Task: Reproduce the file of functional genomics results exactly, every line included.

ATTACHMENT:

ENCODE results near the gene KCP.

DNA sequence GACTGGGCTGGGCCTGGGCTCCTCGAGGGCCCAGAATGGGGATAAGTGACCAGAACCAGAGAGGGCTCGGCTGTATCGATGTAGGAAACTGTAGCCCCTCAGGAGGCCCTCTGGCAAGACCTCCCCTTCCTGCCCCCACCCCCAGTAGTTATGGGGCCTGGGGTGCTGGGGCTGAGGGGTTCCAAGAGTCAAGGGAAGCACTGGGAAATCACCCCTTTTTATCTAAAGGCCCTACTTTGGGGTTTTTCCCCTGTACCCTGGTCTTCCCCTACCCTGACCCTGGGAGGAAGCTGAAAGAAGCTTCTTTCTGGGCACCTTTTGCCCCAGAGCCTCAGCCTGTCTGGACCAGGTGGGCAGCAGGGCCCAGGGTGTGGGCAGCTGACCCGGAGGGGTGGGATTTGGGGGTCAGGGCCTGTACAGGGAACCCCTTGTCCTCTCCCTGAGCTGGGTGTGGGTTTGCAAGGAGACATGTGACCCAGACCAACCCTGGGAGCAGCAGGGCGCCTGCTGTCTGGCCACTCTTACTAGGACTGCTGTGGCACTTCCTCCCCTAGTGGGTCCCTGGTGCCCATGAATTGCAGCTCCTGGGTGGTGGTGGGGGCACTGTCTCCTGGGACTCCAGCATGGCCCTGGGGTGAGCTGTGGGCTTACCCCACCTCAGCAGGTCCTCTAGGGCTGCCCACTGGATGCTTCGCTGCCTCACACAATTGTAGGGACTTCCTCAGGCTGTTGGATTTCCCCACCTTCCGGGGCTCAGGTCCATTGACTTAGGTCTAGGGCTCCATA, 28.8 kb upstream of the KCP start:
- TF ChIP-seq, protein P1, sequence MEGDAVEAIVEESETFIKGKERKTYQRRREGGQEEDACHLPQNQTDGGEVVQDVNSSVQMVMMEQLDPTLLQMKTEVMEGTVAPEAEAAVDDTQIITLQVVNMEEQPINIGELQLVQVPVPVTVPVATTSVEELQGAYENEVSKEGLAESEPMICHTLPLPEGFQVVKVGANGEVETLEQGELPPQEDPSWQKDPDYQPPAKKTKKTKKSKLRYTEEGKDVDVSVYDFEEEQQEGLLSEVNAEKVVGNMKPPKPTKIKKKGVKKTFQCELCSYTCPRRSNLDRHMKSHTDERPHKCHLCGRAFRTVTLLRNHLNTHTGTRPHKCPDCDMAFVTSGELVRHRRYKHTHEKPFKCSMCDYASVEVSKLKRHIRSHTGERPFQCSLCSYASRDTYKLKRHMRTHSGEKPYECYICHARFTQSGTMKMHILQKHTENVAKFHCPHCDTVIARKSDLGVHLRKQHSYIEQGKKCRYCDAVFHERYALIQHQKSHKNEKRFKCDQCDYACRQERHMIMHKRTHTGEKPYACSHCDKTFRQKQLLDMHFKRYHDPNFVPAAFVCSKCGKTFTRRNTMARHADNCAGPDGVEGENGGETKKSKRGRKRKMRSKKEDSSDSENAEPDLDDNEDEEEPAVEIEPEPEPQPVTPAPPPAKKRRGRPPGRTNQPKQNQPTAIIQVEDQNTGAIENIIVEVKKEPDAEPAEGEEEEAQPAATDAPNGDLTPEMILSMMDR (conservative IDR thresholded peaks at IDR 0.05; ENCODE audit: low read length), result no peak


ENCODE results near the gene KCP.

DNA sequence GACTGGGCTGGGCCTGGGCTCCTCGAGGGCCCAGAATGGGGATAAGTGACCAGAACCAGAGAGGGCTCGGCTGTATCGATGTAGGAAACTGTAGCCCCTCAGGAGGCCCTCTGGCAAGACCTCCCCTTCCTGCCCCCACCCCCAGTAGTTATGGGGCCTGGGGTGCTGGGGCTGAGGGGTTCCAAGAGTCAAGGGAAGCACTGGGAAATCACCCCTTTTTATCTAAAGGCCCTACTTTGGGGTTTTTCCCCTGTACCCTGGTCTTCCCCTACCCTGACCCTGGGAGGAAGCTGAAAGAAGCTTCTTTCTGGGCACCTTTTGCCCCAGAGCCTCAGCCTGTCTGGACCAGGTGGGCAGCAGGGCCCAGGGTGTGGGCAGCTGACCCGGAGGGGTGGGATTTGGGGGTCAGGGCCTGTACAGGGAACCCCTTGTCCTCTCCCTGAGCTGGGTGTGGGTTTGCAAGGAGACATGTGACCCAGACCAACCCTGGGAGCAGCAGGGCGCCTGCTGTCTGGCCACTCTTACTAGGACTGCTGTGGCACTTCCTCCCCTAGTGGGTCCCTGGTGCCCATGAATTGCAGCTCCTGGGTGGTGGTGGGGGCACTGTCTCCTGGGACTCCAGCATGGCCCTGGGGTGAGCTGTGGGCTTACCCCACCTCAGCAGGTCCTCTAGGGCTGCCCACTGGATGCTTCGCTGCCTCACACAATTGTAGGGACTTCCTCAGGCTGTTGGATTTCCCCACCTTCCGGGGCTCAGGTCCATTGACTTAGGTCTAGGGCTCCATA, 28.8 kb upstream of the KCP start:
- TF ChIP-seq, protein P1, sequence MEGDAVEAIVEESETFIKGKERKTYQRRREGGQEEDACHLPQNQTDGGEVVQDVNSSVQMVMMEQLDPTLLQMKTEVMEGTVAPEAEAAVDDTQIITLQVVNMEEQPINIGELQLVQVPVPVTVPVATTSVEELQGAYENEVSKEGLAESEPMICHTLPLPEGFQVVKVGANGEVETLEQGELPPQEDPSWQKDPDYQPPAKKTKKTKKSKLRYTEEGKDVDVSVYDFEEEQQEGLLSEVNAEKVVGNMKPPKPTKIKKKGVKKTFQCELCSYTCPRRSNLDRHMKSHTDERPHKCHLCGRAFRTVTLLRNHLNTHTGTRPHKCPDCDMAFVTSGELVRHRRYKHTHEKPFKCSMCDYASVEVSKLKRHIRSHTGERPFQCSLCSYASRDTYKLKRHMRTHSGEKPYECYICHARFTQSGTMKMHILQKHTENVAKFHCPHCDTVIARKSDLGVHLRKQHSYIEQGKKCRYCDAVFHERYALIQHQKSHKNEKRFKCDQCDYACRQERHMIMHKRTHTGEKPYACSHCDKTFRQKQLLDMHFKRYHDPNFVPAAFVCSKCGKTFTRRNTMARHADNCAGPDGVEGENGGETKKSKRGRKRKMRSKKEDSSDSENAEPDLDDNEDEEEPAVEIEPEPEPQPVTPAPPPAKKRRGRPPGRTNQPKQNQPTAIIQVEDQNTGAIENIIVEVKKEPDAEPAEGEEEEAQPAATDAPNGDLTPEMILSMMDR (conservative IDR thresholded peaks at IDR 0.05; ENCODE audit: low read length), result no peak